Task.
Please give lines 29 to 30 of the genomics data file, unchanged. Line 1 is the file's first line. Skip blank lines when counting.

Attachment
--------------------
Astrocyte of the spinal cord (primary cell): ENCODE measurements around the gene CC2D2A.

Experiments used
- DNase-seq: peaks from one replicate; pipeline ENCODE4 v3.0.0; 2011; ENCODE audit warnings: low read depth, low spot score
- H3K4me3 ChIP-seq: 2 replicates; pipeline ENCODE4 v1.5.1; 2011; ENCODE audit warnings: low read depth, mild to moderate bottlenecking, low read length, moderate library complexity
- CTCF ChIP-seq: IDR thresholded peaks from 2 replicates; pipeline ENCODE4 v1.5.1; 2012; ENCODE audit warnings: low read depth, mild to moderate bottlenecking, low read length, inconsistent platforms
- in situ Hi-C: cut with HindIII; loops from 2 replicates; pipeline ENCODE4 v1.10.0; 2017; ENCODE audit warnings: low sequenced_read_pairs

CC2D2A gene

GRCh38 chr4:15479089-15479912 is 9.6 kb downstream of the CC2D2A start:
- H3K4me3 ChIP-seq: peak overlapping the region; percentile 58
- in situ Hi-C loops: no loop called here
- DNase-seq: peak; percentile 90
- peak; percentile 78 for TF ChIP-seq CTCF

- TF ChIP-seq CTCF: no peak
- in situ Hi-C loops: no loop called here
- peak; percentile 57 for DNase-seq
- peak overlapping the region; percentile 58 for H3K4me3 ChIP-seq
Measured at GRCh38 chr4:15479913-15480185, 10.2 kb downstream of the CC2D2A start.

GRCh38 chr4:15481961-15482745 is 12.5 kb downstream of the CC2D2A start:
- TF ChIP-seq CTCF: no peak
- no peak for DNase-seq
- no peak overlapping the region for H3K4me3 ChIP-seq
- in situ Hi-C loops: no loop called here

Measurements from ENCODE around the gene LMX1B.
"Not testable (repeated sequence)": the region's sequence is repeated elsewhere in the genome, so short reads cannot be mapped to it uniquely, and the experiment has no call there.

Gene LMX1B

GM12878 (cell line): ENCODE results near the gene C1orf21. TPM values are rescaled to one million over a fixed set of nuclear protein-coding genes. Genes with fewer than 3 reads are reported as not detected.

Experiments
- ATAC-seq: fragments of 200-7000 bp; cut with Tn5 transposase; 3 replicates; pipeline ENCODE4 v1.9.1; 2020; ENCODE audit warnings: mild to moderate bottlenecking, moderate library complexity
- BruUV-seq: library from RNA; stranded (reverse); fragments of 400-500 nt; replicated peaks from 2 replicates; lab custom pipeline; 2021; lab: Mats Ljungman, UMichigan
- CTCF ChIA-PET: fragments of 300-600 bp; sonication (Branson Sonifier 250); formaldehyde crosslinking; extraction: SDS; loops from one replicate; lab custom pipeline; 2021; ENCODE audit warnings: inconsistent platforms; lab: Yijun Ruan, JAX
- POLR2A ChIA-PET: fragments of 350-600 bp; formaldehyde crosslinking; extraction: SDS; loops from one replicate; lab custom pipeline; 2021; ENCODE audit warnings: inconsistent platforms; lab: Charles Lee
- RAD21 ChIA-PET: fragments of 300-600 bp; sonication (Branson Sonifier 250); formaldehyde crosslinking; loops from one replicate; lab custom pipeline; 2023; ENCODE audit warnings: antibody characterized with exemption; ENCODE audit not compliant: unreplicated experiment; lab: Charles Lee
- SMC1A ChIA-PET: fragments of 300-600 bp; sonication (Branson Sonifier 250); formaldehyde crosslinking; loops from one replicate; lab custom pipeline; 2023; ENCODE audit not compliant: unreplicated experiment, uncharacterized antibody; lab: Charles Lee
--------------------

- BruUV-seq: library from RNA; stranded (reverse); fragments of 400-500 nt; replicated peaks from 2 replicates; lab custom pipeline; 2021; lab: Mats Ljungman, UMichigan
- CTCF ChIA-PET: fragments of 300-600 bp; sonication (Branson Sonifier 250); formaldehyde crosslinking; extraction: SDS; loops from one replicate; lab custom pipeline; 2021; ENCODE audit warnings: inconsistent platforms; lab: Yijun Ruan, JAX